Cooking (and eating) to excess

With the immanent arrival of Seb, Charlie, Pete and Fia we will be 12 to dinner. Richard, Johanna, Tim & I decide that we will become the kitchen staff, meal planning and shopping amongst ourselves. The four of us imagine and re-imagine different menu scenarios. Bryan and Peta need to take Annie to catch a train that will take her back to England, so they are happy to relinquish cooking responsibilities.

Tim & I decide to do a Greek meal. Lemon roast potatoes, lemon grilled chicken kabobs, breaded and fried courgettes, and salad. I’s like to do a bit of something special at the end of the meal, after the cheese course. I have been told that a Frenchman does not consider he has had dinner unless there is a cheese course.  After cheese we usually have a demitasse of coffee. I investigate kitchen supplies and decide to make biscotti.  I find some wonderfully fresh cardamom seeds and know that this will be the perfect taste, with lemon and almond, to compete the meal.

Richard, Johanna and I wend our way down the hill to Digoin. The route is becoming familiar, although when we work our way back the packs are alarmingly heavy and full. Tim meets us after he finishes work and I am happy to share my load. We arrive back at Bel Air at almost 4:00, looking forward to a lunch of left over tagine and couscous.  We wolf down our late lunch and kick into high gear to make supper.

Seb and Pete just before aperitifs

Potatoes in to roast, chicken on to marinade, biscotti cooked once, cooked twice. A massive salad – neighbour Suzanne has given us tomatoes from her garden that I mix with chunks of cucumber, red and green pepper, and red onion. I toss in some garlic, a bit of vinegar, some oregano and a bit of olive oil and let it all marinate for a bit. It is clearly too much salad for the new prized platter, so we line a huge salad bowl with lettuce, pour the vegetables in and sprinkle a massive amount of feta and black olives over top.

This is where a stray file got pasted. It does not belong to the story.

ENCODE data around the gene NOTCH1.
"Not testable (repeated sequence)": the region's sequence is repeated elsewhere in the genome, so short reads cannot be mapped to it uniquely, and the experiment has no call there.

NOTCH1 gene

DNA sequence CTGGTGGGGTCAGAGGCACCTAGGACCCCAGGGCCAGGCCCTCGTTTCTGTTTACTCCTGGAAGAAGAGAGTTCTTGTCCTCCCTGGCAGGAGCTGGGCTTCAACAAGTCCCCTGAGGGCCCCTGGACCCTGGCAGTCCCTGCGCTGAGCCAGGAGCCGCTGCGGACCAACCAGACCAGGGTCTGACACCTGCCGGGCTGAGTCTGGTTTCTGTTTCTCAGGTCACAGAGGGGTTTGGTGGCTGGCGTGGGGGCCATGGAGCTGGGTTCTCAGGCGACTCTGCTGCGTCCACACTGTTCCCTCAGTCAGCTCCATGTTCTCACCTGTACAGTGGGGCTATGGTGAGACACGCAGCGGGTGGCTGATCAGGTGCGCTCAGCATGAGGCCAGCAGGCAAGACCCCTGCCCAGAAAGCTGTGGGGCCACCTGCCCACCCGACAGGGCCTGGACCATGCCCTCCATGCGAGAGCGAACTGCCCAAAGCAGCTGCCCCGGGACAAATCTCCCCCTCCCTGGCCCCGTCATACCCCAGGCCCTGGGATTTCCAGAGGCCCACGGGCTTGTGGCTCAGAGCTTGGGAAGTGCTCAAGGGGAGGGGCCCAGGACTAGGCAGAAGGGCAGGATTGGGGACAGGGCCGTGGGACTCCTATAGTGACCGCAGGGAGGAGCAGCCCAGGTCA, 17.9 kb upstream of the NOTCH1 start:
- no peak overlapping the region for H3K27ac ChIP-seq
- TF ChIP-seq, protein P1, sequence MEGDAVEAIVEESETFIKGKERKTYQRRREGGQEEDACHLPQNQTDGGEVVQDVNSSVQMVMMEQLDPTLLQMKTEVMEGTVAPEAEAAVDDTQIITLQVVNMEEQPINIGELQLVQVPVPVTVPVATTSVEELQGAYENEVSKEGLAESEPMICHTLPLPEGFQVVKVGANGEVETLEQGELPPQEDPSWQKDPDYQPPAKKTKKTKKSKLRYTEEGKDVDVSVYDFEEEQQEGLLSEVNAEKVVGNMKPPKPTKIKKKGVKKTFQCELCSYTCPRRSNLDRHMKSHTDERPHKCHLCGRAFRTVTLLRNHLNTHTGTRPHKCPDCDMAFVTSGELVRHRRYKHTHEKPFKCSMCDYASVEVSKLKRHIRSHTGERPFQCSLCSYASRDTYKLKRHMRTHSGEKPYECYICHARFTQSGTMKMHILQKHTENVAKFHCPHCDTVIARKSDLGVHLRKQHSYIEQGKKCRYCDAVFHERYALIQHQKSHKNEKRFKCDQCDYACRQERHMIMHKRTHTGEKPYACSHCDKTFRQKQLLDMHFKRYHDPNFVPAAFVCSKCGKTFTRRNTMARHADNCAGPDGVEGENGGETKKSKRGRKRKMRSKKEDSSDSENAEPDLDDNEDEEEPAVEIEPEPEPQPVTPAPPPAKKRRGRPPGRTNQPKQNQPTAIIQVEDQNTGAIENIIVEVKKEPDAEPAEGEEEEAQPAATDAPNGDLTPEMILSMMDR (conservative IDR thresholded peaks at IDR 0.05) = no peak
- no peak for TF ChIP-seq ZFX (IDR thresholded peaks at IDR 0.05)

In the kitchen getting dinner & aperitifs

Bryan and Peta return with fresh supplies of Cremant, gin and tonics and various other libations.  Richard introduces us to Negronis – a wonderful aperitif of equal parts Campari, Red Vermouth and Gin. Fia is Swedish and has brought 3 different kinds of pickled herring to have with Schnapps. Each mouthful is a different blend of salt, vinegar and alcohol. Startlingly good.

The Schnapps and Herring Course

Somehow we manage to get dinner out at around 9:00, early by some evening standards. The sun sets, the moon rises, the conversation and laughter flows.

we sit well into the night

Author: Amanda West Lewis

AMANDA WEST LEWIS has built a life filled with words on the page and on the stage, combining careers as a writer, theatre director and calligrapher. Her new book, The Pact, (Red Deer Press) was released in the fall of 2016. It has been listed on the 2017 USBBY OUTSTANDING INTERNATIONAL BOOKS LIST; selected for the 2017 ILA YOUNG ADULTS’ READERS CHOICES LIST; Nominated for 2017 SNOW WILLOW AWARD; and listed in the CANADIAN CHILDREN’S BOOK CENTRE BEST BOOKS FOR KIDS & TEENS, Spring 2017. SEPTEMBER 17: A NOVEL was nominated for the Silver Birch Award, the Red Cedar Award, and the Violet Downie IODE Award. Amanda has an MFA in Creative Writing for Children and Young Adults from Vermont College of Fine Arts. In her theatre career, Amanda is the founder of The Ottawa Children’s Theatre, where she teaches and directs children. She has developed specialized drama and literacy programs for youth at risk, and for children with autism spectrum disorder. She has a Certificate in Theatre for Young Audiences with Complex Difficulties from Rose Bruford College, England. In 2015, Amanda co-produced the hit play “Up to Low” is based on the book by Brian Doyle. As a professional calligrapher and book artist, Amanda is passionate about the history of writing and has taught calligraphy courses to students of all ages. She studied with Hermann Zapf, Mark Van Stone and Nancy Culmone among many others. Amanda lives with her husband, writer Tim Wynne-Jones, in the woods in Eastern Ontario. They have three wonderful grown children. Find out more on her website at http://www.amandawestlewis.com/

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